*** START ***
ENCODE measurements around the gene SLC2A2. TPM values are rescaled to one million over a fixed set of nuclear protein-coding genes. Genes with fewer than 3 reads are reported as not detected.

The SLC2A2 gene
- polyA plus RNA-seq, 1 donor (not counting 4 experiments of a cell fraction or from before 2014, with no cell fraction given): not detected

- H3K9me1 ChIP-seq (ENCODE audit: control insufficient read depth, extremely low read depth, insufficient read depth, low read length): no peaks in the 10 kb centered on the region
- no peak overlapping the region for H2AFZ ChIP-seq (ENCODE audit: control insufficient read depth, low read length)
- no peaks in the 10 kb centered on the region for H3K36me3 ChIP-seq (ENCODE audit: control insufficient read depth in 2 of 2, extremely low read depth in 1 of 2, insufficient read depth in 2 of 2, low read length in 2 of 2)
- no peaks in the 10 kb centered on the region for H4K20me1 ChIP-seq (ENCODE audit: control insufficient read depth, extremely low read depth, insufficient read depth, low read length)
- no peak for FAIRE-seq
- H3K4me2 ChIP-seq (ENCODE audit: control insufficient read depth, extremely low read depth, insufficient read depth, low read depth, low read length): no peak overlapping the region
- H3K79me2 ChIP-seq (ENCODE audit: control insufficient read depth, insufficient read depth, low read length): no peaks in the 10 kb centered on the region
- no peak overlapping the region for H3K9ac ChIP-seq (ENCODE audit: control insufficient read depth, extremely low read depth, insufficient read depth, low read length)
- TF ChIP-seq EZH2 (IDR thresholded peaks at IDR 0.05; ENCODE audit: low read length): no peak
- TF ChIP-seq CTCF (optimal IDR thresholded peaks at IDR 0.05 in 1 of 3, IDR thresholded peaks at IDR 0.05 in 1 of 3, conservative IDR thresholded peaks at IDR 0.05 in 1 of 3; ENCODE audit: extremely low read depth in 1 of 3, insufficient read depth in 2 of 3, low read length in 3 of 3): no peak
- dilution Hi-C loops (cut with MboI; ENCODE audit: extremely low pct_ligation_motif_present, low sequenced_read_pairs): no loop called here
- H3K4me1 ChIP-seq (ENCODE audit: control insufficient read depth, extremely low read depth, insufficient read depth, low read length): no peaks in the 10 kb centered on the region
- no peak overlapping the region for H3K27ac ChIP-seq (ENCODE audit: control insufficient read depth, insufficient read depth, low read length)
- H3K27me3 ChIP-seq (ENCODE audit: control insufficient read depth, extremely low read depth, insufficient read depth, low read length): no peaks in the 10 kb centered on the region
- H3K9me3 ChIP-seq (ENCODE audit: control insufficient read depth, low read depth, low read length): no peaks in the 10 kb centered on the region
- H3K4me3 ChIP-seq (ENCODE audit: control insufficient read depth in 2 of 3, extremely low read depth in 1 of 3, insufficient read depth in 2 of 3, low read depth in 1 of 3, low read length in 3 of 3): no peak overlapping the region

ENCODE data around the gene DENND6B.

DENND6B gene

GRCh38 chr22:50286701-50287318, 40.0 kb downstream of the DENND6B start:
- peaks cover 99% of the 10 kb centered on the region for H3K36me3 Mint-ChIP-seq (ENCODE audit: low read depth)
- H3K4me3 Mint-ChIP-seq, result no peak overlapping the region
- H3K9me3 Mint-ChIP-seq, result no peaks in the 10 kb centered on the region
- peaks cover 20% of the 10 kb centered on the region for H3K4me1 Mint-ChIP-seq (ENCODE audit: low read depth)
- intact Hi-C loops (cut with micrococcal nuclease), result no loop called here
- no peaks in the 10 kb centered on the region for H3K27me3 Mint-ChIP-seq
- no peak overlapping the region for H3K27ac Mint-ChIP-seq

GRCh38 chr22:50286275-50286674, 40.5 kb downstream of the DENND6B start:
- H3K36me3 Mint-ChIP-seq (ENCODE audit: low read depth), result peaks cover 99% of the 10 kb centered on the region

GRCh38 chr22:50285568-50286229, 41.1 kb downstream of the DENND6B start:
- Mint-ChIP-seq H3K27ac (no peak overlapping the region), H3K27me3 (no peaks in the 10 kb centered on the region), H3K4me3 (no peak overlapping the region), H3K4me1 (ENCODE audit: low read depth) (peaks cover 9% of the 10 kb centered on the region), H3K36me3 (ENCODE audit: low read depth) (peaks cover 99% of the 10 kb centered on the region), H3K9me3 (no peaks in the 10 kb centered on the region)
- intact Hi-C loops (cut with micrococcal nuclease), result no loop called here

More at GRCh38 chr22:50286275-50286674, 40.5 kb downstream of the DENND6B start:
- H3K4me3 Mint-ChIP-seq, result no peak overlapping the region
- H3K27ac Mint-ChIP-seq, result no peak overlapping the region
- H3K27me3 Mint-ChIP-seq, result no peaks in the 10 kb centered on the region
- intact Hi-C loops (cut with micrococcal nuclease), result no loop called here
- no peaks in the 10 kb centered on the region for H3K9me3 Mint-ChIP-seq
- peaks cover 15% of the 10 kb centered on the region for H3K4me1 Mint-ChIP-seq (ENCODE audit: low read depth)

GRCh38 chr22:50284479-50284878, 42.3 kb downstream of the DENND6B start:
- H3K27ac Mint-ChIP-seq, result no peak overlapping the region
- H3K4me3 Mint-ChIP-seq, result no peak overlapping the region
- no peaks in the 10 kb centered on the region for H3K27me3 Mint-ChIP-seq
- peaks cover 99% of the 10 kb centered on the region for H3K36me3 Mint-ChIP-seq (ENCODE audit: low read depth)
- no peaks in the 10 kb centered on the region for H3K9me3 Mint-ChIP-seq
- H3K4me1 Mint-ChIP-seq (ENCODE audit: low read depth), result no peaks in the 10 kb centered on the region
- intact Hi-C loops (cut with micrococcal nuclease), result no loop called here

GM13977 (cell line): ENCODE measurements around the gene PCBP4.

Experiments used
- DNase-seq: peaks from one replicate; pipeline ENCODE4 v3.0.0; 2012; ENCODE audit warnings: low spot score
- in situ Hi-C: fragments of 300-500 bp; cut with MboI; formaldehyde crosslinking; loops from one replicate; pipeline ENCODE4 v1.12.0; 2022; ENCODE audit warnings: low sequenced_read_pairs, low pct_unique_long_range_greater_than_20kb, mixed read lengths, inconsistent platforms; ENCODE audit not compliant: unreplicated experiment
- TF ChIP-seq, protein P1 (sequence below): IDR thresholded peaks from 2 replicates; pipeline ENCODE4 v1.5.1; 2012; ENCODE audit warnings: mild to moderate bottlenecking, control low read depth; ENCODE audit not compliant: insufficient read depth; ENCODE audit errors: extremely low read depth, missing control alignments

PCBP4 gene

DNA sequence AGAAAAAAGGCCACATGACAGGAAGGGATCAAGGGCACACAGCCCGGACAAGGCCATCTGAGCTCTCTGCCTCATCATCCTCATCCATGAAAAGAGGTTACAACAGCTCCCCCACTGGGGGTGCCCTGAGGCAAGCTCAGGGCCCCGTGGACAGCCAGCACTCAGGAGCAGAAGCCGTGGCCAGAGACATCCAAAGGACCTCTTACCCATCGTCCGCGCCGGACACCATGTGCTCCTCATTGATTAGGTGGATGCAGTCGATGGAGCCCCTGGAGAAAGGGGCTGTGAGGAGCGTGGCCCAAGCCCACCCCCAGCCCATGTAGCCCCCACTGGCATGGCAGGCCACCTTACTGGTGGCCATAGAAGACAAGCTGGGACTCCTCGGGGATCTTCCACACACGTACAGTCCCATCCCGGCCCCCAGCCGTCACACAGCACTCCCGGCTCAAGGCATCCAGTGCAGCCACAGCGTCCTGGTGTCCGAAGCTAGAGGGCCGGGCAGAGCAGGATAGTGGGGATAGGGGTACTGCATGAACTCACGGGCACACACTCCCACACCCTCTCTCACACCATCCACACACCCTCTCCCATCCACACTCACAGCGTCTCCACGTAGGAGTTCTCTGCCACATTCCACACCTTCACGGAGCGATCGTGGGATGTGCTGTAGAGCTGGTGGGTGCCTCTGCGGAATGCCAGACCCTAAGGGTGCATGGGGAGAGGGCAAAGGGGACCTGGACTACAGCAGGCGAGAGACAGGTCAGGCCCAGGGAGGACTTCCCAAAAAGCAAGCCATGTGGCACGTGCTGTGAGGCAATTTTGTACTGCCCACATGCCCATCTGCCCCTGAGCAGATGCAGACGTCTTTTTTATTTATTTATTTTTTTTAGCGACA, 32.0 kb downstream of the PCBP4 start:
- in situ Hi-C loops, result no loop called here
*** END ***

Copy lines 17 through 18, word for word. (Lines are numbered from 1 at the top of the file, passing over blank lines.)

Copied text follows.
- H3K27me3 ChIP-seq (ENCODE audit: control insufficient read depth, extremely low read depth, insufficient read depth, low read length): no peaks in the 10 kb centered on the region
- H3K9me3 ChIP-seq (ENCODE audit: control insufficient read depth, low read depth, low read length): no peaks in the 10 kb centered on the region